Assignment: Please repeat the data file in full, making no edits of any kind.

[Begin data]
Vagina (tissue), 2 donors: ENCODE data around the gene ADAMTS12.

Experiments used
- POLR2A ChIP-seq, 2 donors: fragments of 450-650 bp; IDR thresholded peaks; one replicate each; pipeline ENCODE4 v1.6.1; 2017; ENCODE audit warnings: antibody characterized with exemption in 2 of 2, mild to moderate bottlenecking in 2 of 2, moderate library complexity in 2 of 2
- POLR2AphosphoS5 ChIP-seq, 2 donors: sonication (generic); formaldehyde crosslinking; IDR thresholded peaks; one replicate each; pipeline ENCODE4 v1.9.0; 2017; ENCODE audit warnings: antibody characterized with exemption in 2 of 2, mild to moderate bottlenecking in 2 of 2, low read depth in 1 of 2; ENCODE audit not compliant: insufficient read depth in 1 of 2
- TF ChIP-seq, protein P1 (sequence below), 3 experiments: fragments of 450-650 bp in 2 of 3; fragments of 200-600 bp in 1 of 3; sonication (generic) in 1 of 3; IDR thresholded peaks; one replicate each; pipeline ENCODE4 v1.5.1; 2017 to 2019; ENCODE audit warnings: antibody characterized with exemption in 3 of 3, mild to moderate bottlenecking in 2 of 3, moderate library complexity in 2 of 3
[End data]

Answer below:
Vagina (tissue), 2 donors: ENCODE data around the gene ADAMTS12.

Experiments used
- POLR2A ChIP-seq, 2 donors: fragments of 450-650 bp; IDR thresholded peaks; one replicate each; pipeline ENCODE4 v1.6.1; 2017; ENCODE audit warnings: antibody characterized with exemption in 2 of 2, mild to moderate bottlenecking in 2 of 2, moderate library complexity in 2 of 2
- POLR2AphosphoS5 ChIP-seq, 2 donors: sonication (generic); formaldehyde crosslinking; IDR thresholded peaks; one replicate each; pipeline ENCODE4 v1.9.0; 2017; ENCODE audit warnings: antibody characterized with exemption in 2 of 2, mild to moderate bottlenecking in 2 of 2, low read depth in 1 of 2; ENCODE audit not compliant: insufficient read depth in 1 of 2
- TF ChIP-seq, protein P1 (sequence below), 3 experiments: fragments of 450-650 bp in 2 of 3; fragments of 200-600 bp in 1 of 3; sonication (generic) in 1 of 3; IDR thresholded peaks; one replicate each; pipeline ENCODE4 v1.5.1; 2017 to 2019; ENCODE audit warnings: antibody characterized with exemption in 3 of 3, mild to moderate bottlenecking in 2 of 3, moderate library complexity in 2 of 3